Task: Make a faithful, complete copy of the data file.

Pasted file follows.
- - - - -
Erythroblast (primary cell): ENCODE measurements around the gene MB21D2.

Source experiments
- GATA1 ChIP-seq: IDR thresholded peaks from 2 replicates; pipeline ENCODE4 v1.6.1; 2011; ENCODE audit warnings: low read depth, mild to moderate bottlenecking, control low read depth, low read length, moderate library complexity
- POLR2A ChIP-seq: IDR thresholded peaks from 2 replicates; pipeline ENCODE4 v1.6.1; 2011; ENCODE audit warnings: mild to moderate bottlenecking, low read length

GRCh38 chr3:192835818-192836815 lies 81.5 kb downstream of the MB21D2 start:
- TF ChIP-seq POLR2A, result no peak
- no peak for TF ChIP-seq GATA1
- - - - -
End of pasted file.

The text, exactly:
Erythroblast (primary cell): ENCODE measurements around the gene MB21D2.

Source experiments
- GATA1 ChIP-seq: IDR thresholded peaks from 2 replicates; pipeline ENCODE4 v1.6.1; 2011; ENCODE audit warnings: low read depth, mild to moderate bottlenecking, control low read depth, low read length, moderate library complexity
- POLR2A ChIP-seq: IDR thresholded peaks from 2 replicates; pipeline ENCODE4 v1.6.1; 2011; ENCODE audit warnings: mild to moderate bottlenecking, low read length

GRCh38 chr3:192835818-192836815 lies 81.5 kb downstream of the MB21D2 start:
- TF ChIP-seq POLR2A, result no peak
- no peak for TF ChIP-seq GATA1